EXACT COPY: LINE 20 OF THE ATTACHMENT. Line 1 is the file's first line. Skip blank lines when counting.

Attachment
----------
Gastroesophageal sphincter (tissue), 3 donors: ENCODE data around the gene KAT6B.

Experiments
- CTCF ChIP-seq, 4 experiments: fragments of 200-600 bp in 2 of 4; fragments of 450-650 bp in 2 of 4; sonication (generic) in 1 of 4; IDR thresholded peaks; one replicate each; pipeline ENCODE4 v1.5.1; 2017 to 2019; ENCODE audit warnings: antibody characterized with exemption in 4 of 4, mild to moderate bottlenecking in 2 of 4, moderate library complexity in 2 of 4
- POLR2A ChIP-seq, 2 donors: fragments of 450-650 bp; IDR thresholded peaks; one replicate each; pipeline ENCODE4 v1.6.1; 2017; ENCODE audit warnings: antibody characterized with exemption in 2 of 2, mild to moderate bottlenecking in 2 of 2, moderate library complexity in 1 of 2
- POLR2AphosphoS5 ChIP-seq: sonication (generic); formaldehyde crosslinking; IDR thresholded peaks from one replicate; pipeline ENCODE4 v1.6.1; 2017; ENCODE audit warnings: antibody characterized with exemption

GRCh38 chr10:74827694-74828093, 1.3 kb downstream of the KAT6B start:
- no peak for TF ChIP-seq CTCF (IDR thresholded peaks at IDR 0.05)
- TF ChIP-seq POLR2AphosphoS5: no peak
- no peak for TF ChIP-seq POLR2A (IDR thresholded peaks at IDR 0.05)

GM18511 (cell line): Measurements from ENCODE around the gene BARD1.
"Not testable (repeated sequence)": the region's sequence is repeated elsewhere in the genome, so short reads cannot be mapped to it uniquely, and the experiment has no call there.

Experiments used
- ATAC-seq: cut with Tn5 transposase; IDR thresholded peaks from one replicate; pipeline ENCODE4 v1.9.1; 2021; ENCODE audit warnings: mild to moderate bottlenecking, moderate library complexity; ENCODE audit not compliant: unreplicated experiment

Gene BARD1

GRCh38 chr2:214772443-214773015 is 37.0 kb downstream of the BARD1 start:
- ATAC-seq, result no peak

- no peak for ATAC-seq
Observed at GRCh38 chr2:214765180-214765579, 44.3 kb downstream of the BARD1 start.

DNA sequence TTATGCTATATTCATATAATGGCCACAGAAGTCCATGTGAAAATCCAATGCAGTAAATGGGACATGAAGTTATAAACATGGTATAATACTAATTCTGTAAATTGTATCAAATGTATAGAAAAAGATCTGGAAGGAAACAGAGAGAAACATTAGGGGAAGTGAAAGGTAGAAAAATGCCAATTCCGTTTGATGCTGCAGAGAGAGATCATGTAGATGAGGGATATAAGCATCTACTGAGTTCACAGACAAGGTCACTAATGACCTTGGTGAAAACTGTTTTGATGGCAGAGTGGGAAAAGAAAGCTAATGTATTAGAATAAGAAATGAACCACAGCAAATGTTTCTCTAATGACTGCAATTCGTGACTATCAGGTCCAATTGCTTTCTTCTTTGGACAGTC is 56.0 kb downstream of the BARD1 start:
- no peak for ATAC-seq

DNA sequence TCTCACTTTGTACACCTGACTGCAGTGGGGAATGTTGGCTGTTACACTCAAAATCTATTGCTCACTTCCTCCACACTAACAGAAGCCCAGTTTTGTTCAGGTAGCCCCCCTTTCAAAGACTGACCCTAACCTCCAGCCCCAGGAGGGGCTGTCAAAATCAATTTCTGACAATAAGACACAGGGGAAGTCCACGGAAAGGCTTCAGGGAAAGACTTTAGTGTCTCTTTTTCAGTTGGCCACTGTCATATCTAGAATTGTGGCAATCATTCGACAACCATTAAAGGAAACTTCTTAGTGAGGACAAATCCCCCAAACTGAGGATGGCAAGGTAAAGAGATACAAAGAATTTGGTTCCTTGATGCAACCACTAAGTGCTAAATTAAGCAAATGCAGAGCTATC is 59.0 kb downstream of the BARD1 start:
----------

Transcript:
- no peak for ATAC-seq